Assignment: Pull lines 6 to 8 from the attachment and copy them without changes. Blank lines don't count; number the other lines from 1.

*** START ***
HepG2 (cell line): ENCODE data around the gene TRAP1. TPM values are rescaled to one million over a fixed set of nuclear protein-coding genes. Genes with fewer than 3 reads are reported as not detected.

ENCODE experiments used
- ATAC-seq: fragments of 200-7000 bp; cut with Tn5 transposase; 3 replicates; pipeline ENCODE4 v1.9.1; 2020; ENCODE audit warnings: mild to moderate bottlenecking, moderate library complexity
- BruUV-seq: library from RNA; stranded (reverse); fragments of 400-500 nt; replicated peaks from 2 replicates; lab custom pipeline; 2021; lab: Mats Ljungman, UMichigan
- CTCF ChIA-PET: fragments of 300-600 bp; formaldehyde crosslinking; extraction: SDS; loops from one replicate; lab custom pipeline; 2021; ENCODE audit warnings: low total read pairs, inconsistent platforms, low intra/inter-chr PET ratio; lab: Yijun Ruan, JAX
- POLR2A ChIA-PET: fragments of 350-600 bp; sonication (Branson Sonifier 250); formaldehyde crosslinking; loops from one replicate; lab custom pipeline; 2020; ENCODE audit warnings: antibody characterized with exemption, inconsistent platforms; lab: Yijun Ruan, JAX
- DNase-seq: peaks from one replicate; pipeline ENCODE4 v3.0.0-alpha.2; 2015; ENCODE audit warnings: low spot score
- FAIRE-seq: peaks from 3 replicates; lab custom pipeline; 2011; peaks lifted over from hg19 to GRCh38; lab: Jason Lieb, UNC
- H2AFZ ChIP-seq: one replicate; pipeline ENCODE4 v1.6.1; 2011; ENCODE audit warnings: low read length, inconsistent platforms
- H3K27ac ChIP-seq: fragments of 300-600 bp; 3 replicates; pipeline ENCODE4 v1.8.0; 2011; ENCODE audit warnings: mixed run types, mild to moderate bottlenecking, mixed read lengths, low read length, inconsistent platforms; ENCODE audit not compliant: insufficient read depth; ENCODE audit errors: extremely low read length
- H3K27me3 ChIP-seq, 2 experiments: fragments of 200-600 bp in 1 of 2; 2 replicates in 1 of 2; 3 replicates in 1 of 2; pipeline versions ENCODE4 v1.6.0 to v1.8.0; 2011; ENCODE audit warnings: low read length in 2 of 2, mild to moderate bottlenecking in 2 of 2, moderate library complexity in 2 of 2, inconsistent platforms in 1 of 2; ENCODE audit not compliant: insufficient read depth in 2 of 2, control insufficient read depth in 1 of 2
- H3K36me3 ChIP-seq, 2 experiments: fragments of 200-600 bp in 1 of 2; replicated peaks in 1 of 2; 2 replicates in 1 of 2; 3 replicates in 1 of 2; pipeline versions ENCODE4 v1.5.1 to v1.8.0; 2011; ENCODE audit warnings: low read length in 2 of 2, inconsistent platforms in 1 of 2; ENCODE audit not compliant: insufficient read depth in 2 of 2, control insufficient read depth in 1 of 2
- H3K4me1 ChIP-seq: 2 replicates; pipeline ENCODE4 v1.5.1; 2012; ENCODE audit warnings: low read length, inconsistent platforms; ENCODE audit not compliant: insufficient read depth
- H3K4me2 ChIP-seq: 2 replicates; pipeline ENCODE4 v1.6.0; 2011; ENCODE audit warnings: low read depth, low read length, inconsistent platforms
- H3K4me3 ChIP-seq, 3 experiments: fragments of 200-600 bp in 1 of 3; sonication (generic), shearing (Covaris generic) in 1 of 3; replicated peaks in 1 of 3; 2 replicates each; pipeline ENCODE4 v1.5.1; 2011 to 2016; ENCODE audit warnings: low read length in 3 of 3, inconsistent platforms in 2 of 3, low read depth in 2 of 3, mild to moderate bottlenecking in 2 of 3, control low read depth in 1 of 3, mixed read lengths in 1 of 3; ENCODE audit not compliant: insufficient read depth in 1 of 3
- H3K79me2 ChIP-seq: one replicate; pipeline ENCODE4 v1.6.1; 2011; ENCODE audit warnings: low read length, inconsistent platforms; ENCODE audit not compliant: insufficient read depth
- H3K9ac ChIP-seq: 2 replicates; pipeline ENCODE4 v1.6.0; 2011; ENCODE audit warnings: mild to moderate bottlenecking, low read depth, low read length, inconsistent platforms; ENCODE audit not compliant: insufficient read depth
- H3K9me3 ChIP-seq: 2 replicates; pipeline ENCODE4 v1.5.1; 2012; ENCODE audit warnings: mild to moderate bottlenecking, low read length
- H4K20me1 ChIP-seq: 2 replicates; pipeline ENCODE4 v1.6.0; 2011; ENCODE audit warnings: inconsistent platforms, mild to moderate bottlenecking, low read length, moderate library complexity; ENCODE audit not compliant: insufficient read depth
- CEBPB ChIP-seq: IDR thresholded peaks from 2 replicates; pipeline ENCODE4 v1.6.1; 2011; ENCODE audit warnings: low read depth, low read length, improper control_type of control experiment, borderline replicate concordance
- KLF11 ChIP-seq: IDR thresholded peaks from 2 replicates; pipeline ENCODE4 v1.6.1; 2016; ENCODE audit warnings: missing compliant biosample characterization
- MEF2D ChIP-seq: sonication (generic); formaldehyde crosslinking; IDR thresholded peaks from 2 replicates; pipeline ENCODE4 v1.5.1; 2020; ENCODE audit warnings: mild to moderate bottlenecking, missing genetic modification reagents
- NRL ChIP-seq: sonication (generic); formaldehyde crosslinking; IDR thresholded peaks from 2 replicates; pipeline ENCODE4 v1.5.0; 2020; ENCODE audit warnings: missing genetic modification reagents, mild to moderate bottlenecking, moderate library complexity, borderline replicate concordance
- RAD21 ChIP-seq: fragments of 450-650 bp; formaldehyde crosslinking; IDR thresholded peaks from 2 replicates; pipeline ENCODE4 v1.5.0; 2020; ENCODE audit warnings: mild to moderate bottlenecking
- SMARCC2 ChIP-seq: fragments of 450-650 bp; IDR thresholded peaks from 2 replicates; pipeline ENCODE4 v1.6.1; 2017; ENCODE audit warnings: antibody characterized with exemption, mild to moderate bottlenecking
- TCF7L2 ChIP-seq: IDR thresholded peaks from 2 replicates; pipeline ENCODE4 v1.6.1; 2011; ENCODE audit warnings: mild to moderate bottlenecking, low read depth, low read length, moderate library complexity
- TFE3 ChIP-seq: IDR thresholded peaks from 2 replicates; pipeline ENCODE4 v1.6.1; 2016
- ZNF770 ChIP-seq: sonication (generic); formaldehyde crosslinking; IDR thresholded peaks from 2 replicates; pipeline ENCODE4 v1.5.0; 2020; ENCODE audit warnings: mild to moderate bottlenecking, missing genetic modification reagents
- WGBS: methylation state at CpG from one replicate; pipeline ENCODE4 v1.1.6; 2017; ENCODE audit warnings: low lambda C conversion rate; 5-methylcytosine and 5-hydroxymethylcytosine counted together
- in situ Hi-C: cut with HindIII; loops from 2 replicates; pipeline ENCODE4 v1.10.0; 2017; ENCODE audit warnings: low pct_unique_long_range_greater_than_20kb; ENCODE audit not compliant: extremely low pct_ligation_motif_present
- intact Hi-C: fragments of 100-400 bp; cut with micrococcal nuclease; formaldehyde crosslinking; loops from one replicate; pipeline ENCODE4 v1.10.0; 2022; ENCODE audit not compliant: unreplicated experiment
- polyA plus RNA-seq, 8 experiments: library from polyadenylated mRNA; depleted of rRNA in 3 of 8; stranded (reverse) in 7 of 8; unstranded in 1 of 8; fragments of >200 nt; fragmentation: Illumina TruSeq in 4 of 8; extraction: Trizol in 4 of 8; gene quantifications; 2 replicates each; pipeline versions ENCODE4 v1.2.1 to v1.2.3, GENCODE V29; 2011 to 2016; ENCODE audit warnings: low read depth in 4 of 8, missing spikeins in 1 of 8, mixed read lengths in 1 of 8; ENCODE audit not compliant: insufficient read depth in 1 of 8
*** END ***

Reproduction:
- POLR2A ChIA-PET: fragments of 350-600 bp; sonication (Branson Sonifier 250); formaldehyde crosslinking; loops from one replicate; lab custom pipeline; 2020; ENCODE audit warnings: antibody characterized with exemption, inconsistent platforms; lab: Yijun Ruan, JAX
- DNase-seq: peaks from one replicate; pipeline ENCODE4 v3.0.0-alpha.2; 2015; ENCODE audit warnings: low spot score
- FAIRE-seq: peaks from 3 replicates; lab custom pipeline; 2011; peaks lifted over from hg19 to GRCh38; lab: Jason Lieb, UNC